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Latest Graft-versus-host disease Stories

2012-12-11 12:01:29

An experimental drug combination for preventing graft-versus-host disease (GVHD) was not significantly better than the standard regimen on key endpoints, according to a report of a phase 3 trial at the American Society of Hematology annual meeting. The combination of two immunosuppressive compounds -- tacrolimus plus sirolimus -- did not provide a statistically significant, GVHD-free survival benefit over the long-used standard of care, tacrolimus plus methotrexate, said researchers from...

2012-12-10 16:44:50

Studies of stem cell biology and transplant approaches presented today at the 54th Annual Meeting of the American Society of Hematology (ASH) illustrate how the use of advanced modeling techniques is optimizing stem cells to treat patients with blood disorders, as well as the potential of enhanced treatment strategies to improve the success rate of hematopoietic stem cell (HSC) transplantation for these patients. Hematopoietic stem cell transplantation is effectively used today as a form...

2012-12-10 16:43:16

First study in humans shows promise for preventing graft-versus-host disease following bone marrow transplant A new class of drugs reduced the risk of patients contracting a serious and often deadly side effect of lifesaving bone marrow transplant treatments, according to a study from researchers at the University of Michigan Comprehensive Cancer Center. The study, the first to test this treatment in people, combined the drug vorinostat with standard medications given after transplant,...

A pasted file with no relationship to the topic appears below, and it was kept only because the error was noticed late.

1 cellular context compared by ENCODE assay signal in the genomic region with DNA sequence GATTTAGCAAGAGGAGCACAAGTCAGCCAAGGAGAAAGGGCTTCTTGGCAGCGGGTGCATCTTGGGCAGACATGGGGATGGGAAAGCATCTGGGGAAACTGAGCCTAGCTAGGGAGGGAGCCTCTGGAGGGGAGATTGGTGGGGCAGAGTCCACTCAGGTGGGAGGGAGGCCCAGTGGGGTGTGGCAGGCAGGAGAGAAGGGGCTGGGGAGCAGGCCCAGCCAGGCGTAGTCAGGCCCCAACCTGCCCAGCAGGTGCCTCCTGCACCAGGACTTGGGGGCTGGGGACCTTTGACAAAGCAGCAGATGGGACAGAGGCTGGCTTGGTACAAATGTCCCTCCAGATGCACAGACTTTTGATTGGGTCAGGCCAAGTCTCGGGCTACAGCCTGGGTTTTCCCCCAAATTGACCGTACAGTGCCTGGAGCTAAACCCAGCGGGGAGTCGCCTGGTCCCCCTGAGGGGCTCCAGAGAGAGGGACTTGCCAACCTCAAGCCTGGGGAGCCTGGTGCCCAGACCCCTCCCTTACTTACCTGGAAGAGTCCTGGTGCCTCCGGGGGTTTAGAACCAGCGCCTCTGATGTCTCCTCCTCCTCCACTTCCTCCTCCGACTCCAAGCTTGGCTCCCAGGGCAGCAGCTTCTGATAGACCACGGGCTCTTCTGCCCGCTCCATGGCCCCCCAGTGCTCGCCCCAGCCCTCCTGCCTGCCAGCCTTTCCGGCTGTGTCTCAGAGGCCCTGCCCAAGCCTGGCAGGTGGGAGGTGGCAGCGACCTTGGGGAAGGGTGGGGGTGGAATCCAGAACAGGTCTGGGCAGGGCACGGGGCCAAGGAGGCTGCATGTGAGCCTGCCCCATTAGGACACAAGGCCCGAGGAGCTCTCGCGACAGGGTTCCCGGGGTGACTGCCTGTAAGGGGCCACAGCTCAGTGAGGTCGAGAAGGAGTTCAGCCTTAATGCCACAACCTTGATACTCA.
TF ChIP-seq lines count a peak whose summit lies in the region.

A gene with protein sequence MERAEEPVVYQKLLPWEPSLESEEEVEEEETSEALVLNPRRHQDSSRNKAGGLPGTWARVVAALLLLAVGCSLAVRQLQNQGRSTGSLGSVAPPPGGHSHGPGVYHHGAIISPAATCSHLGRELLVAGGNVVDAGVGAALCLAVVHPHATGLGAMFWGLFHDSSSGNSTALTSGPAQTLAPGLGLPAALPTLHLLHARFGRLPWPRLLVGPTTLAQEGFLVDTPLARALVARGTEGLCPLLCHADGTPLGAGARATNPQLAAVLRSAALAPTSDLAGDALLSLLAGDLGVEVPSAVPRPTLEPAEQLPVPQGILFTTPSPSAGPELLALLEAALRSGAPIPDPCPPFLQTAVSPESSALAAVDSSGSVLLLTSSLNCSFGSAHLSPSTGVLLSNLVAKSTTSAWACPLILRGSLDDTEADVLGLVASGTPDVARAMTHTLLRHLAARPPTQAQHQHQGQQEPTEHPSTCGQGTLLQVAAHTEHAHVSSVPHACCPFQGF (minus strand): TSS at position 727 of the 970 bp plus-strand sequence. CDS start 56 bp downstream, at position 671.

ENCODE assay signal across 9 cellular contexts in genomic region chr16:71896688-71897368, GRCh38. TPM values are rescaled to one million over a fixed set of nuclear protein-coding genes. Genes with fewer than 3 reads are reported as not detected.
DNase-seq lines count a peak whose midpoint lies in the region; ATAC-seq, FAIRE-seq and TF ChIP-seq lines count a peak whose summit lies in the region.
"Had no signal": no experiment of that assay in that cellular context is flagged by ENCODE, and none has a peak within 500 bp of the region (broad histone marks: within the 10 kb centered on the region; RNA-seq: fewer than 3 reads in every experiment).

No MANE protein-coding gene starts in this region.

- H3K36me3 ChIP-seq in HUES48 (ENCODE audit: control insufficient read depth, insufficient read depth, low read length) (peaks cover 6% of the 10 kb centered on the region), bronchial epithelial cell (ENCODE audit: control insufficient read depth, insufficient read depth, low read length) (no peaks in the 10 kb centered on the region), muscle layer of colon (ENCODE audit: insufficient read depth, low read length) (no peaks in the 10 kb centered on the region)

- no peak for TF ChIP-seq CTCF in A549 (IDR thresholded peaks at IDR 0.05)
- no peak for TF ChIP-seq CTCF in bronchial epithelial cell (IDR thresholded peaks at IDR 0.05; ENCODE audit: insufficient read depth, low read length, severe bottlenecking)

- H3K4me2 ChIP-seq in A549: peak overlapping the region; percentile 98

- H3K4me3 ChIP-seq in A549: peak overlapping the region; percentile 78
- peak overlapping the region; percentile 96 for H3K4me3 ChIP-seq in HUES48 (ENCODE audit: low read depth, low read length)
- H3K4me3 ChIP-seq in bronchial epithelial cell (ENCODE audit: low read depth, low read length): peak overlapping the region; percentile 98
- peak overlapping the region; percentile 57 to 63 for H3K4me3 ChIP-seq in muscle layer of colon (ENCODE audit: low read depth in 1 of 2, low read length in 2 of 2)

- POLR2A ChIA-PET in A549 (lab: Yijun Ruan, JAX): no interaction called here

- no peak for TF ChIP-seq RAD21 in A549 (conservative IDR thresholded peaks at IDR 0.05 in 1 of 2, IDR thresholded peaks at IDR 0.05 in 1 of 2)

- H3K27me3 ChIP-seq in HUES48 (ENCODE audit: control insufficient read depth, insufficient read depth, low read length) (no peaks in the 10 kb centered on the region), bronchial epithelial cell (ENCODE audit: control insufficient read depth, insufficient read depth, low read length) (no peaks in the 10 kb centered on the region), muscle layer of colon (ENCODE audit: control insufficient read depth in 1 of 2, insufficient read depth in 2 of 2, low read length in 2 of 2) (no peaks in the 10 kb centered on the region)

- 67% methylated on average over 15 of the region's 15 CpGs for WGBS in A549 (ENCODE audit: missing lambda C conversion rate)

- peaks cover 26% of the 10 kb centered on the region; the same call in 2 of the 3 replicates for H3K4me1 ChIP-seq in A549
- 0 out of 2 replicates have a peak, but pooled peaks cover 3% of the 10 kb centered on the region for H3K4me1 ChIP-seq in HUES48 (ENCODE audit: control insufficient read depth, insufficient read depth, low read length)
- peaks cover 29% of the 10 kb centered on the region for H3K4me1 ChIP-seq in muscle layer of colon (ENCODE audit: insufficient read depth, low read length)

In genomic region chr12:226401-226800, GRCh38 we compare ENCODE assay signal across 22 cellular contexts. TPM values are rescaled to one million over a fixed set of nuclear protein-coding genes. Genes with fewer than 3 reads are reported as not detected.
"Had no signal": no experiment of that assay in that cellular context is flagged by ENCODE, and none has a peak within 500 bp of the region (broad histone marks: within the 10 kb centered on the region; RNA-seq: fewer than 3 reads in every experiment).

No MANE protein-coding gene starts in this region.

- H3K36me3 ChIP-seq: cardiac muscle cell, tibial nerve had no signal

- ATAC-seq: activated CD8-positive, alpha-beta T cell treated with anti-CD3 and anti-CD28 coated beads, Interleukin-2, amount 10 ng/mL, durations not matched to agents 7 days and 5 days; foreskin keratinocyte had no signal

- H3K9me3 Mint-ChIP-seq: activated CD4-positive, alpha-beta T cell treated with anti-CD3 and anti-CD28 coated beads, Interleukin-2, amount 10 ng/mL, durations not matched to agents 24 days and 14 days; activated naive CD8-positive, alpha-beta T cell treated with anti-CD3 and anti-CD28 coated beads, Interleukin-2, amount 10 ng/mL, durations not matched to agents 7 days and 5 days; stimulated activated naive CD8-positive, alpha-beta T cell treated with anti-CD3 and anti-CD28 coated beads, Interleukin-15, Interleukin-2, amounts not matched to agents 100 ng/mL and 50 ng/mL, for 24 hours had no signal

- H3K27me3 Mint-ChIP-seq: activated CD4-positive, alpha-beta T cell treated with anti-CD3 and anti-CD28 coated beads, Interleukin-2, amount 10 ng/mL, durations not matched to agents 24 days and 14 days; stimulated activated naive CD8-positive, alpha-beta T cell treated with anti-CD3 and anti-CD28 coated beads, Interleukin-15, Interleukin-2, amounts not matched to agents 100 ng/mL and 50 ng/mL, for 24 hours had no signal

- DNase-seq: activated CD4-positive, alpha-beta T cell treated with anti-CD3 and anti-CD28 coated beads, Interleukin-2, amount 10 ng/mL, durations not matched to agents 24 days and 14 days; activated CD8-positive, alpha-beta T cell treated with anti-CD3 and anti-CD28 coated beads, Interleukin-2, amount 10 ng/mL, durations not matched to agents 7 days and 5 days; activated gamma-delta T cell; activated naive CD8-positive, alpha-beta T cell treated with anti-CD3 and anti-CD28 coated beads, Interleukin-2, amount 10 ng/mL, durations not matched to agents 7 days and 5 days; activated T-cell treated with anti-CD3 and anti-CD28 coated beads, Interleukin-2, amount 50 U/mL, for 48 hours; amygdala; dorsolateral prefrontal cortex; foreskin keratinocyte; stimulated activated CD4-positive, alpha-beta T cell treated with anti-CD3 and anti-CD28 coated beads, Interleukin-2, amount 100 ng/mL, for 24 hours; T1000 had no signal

Word of the Day
sough
  • A murmuring sound; a rushing or whistling sound, like that of the wind; a deep sigh.
  • A gentle breeze; a waft; a breath.
  • Any rumor that engages general attention.
  • A cant or whining mode of speaking, especially in preaching or praying; the chant or recitative characteristic of the old Presbyterians in Scotland.
  • To make a rushing, whistling, or sighing sound; emit a hollow murmur; murmur or sigh like the wind.
  • To breathe in or as in sleep.
  • To utter in a whining or monotonous tone.
According to the OED, from the 16th century, this word is 'almost exclusively Scots and northern dialect until adopted in general literary use in the 19th.'
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